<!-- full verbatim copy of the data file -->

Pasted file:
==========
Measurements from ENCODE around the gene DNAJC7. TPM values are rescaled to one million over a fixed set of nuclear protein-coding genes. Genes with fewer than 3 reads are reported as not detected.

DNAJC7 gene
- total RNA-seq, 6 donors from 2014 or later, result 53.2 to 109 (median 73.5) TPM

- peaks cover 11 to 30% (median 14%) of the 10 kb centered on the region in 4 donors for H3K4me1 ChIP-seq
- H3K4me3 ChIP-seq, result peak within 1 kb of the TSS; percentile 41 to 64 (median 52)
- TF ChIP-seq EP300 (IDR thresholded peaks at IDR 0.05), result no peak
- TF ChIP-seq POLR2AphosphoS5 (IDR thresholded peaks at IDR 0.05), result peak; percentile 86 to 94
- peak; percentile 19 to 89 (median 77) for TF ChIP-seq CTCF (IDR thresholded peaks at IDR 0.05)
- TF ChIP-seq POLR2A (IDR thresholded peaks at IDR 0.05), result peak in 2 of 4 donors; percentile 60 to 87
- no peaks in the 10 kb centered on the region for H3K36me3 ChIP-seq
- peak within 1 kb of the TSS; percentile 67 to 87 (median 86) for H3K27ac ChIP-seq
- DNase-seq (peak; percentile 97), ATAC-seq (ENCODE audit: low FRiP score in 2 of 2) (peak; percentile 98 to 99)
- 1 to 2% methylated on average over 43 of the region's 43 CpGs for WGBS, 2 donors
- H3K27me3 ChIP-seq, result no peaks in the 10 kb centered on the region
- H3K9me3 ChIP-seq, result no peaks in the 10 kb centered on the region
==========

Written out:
Measurements from ENCODE around the gene DNAJC7. TPM values are rescaled to one million over a fixed set of nuclear protein-coding genes. Genes with fewer than 3 reads are reported as not detected.

DNAJC7 gene
- total RNA-seq, 6 donors from 2014 or later, result 53.2 to 109 (median 73.5) TPM

- peaks cover 11 to 30% (median 14%) of the 10 kb centered on the region in 4 donors for H3K4me1 ChIP-seq
- H3K4me3 ChIP-seq, result peak within 1 kb of the TSS; percentile 41 to 64 (median 52)
- TF ChIP-seq EP300 (IDR thresholded peaks at IDR 0.05), result no peak
- TF ChIP-seq POLR2AphosphoS5 (IDR thresholded peaks at IDR 0.05), result peak; percentile 86 to 94
- peak; percentile 19 to 89 (median 77) for TF ChIP-seq CTCF (IDR thresholded peaks at IDR 0.05)
- TF ChIP-seq POLR2A (IDR thresholded peaks at IDR 0.05), result peak in 2 of 4 donors; percentile 60 to 87
- no peaks in the 10 kb centered on the region for H3K36me3 ChIP-seq
- peak within 1 kb of the TSS; percentile 67 to 87 (median 86) for H3K27ac ChIP-seq
- DNase-seq (peak; percentile 97), ATAC-seq (ENCODE audit: low FRiP score in 2 of 2) (peak; percentile 98 to 99)
- 1 to 2% methylated on average over 43 of the region's 43 CpGs for WGBS, 2 donors
- H3K27me3 ChIP-seq, result no peaks in the 10 kb centered on the region
- H3K9me3 ChIP-seq, result no peaks in the 10 kb centered on the region